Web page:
The play is a huge success, and everyone is amazed at Jamie's transformative beauty. When, after the closing curtain, Jamie thanks Landon for his part in the play, he feels a pang of sadness at not being able to walk her home that night.
By the following Monday, however, Jamie is back to her old self and so are her classmates' attitudes toward her. Landon busies himself with schoolwork and college applications that, combined with some lingering guilt over his harsh words toward Jamie, keep Landon from reaching out to Jamie. However, Jamie asks for Landon's help in collecting the 60 cans and jars she has placed around town to collect change that she intends to use to buy Christmas presents for the orphans. Landon agrees to help.
Three days later, when Landon sees that only $55.73 has been collected — a paltry sum even in 1958 — he empties his bank account and, without telling Jamie what he has done, brings nearly $250 to Jamie. She insists on taking Landon with her to the orphanage to deliver the gifts she buys with the money, and he is touched by what he witnesses there: a spectacular tree; presents for each child; and clean, well-behaved children. Because Jamie and Landon arrive separately that day, when he finally sees her, reading to the children, again he is stuck by how beautiful she looks. Landon describes the evening as the best Christmas Eve he's ever experienced.
When Landon and Jamie exchange gifts, he gives her a new sweater, and she gives him her Bible. Landon is deeply touched by her gift; reflecting to himself on the times they have spent together, he realizes he has fallen in love with Jamie.
In this chapter, readers see a new Landon, one who has let go of his logical side, the expectations of his friends, and his own resistance to the idea of having Jamie in his life. He is looking at his old self in retrospect, no longer struggling with who he is and how he will live his life. He feels some shame about his past behavior, but that behavior is now solidly in the past. Landon gives in entirely to a new approach to life, the one Jamie embodies, summing it up this way: "The right thing . . . wasn't so bad after all."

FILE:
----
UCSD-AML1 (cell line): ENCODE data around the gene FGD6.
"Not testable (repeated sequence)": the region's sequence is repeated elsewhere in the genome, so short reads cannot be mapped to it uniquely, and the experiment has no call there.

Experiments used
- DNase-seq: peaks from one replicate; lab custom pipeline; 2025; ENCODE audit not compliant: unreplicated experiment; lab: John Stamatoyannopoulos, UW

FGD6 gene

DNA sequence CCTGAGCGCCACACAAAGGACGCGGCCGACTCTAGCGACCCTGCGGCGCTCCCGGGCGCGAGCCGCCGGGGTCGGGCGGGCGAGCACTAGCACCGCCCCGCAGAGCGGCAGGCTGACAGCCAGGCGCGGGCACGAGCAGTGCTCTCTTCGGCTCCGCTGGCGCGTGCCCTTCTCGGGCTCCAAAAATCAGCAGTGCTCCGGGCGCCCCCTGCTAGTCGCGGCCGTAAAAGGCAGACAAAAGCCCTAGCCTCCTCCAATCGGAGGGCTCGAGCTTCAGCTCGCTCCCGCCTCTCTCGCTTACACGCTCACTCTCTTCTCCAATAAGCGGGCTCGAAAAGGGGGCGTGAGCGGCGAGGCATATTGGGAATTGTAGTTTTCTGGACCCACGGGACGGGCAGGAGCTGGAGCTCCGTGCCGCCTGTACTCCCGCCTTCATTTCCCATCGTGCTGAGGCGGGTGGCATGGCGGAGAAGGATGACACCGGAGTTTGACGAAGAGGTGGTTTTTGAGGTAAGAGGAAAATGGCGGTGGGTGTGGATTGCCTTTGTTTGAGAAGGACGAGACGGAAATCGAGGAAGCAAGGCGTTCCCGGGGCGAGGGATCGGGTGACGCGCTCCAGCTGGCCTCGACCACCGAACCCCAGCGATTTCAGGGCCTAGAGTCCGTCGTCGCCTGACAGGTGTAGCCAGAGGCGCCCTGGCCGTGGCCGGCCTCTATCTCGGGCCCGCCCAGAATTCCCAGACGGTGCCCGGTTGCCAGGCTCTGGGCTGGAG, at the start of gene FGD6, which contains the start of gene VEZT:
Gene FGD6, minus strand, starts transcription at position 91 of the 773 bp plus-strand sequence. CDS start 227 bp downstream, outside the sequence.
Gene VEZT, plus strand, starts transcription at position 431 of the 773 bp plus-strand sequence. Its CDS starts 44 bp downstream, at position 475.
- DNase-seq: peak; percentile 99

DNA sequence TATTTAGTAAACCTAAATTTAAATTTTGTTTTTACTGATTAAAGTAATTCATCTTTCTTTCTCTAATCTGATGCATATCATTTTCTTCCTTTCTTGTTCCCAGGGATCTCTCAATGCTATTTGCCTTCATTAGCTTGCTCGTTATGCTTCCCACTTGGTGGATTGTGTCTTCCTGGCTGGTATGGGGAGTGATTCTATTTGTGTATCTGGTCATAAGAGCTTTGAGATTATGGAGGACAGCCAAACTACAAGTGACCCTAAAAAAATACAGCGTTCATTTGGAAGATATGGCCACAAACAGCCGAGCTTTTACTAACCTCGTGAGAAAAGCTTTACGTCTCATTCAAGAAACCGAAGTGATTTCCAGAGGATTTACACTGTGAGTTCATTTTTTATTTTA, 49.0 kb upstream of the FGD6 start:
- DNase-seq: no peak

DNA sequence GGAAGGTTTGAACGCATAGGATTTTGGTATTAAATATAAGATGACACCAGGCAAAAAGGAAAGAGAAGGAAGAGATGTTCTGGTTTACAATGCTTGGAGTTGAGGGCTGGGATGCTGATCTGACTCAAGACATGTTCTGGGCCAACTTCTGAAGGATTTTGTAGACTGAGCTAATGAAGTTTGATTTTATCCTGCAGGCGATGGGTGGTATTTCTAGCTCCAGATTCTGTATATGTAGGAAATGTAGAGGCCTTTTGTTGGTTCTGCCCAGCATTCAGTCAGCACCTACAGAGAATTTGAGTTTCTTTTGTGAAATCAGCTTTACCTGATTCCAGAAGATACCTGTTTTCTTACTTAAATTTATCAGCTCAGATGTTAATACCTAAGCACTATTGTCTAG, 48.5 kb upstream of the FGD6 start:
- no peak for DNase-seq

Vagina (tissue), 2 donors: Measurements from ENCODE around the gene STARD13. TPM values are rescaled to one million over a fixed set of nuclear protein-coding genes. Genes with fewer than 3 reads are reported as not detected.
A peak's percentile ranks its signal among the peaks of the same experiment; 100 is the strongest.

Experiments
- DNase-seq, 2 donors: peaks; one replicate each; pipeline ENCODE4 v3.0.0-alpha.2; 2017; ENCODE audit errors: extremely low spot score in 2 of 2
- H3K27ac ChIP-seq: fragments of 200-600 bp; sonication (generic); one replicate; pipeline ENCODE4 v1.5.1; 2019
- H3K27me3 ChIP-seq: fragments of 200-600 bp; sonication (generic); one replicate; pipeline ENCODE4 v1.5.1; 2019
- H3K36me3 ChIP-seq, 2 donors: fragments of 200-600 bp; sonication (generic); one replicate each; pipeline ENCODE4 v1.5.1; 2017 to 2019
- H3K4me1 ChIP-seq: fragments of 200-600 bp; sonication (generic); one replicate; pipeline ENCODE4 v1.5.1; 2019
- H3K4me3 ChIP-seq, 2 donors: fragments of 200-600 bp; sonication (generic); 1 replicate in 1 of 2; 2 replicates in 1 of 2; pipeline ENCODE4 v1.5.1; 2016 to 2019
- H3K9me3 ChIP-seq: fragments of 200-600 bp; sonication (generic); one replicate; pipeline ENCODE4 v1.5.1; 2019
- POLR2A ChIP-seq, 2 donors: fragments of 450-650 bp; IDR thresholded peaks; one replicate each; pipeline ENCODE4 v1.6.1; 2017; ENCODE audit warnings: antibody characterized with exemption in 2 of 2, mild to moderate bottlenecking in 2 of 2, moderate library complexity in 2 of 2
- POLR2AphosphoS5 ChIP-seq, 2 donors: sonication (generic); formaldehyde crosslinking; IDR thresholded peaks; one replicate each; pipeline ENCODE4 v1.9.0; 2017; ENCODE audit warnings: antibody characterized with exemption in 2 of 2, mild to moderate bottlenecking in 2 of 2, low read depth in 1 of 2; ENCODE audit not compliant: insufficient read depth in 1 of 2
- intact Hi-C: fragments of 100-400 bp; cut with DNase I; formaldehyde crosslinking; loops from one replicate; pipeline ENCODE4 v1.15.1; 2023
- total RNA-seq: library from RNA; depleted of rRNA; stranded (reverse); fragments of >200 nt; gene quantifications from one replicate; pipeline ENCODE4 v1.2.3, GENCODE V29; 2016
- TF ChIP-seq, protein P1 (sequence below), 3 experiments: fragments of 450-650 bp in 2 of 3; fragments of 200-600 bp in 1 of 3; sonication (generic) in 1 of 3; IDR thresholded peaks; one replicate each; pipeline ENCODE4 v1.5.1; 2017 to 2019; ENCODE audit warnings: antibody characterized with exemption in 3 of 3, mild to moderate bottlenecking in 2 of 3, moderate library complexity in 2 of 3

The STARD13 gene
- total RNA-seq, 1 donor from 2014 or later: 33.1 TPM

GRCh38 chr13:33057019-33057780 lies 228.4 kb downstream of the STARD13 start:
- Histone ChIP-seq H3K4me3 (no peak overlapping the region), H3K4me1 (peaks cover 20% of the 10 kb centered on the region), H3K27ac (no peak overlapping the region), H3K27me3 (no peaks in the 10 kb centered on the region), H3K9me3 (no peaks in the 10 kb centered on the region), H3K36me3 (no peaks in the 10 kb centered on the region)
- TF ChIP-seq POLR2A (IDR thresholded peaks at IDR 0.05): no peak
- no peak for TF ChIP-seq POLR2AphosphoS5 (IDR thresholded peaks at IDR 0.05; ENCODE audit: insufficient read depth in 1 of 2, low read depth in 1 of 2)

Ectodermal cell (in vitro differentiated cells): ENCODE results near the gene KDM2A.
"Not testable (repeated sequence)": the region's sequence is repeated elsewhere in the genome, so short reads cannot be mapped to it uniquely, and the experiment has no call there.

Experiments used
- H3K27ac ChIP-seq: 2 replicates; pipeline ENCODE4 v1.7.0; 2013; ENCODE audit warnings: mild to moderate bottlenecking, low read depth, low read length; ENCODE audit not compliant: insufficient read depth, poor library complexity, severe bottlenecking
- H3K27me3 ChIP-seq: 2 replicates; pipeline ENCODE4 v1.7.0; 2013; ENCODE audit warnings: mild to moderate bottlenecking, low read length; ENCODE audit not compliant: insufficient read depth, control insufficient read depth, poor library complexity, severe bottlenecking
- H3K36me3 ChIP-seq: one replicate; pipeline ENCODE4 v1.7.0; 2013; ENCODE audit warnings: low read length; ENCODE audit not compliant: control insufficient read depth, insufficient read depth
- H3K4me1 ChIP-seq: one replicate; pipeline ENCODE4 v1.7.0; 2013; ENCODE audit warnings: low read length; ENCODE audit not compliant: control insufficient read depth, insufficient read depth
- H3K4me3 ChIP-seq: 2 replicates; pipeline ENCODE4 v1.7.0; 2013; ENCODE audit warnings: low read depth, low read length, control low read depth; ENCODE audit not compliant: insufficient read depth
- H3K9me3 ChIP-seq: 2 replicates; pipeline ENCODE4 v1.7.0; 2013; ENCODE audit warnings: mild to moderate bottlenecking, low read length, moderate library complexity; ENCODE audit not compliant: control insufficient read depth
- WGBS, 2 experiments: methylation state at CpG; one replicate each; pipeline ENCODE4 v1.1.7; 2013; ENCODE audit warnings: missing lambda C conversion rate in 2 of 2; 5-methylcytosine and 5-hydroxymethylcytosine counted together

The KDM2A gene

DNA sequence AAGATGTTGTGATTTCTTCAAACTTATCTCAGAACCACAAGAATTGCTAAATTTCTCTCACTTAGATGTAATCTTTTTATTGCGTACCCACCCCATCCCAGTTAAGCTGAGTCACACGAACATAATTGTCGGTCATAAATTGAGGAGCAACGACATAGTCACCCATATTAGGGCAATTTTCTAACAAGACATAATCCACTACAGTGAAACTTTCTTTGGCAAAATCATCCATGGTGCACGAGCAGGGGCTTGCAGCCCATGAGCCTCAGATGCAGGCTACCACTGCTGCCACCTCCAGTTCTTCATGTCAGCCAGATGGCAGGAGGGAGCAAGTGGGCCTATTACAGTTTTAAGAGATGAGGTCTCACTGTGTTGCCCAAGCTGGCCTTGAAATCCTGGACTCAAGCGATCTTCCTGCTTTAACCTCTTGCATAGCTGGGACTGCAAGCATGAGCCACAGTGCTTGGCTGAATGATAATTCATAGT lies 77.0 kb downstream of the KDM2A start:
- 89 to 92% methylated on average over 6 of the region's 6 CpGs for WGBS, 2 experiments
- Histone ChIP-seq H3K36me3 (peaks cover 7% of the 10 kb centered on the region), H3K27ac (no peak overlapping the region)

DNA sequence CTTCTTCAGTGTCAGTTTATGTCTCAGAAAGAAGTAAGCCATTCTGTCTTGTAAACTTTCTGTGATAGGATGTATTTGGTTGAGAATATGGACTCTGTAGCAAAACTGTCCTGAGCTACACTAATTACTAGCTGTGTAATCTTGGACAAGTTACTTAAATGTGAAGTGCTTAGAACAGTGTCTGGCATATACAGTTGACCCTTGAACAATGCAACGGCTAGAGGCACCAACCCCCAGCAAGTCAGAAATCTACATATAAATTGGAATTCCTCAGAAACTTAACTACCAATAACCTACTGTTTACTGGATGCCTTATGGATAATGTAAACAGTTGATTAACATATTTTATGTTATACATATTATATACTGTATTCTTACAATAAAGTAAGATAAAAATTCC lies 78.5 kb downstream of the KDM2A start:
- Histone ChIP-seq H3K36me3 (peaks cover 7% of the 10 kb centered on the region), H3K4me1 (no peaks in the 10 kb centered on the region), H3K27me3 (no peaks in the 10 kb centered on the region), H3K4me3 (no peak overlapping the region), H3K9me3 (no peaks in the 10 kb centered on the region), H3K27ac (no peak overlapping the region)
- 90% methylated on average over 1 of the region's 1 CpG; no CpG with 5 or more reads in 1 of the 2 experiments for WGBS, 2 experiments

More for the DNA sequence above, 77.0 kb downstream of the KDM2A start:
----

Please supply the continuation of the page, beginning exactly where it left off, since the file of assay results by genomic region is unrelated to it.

Note that, just after the play ends, Landon associates himself with Reverend Sullivan for the first time; Landon recognizes that they are complements in their mutual fondness of and pride for Jamie. Up until this point, Landon's behavior when interacting with Jamie has mimicked that of his own father, who is distant and cold. But from this point forward, Landon will use Hegbert as his model, and readers will recognize similarities in the way the two men show their love for Jamie.
With this change in behavior and attitude, Landon now eagerly accepts Jamie's requests of him rather than reluctantly agreeing as he has done in the past. This time, her quest is to collect the money donated to the orphans for their Christmas presents, and when only a small amount has been collected, Landon anonymously hands over his own money without even a moment's hesitation. He feels no torment and doesn't enter into any sort of logical debate with himself about donating his own savings — he just does the right thing and enjoys the results.
Recall Landon's reluctance to visit the orphanage only a month before; by contrast, when Jamie invites Landon to the orphanage to celebrate Christmas Eve, he gladly accepts and can hardly wait to see her. Afterward, he calls it the best Christmas Eve he has ever spent.
Likewise, the Bible he spent much of his days mocking Jamie about now belongs to him, and he treasures it. He doesn't quite understand — nor, perhaps, do readers — why she has given him the most precious possession she owns. She does so for two reasons. First, Jamie is aware that Landon secretly added nearly $200 to the collection for the orphanage. She had been hoping this Christmas would be special for the children, and without Landon's donation, it would have been far less so. Through his generosity, he has allowed Jamie to give the orphans the Christmas she wanted them to have, and she wants to show him how grateful she is. Second, Jamie wants Landon to have his own Bible, and one that means something to him. She is aware that he may need it soon, and she wants him to turn to it should he encounter a time of despair. Landon is so touched when he receives Jamie's gift that he cries.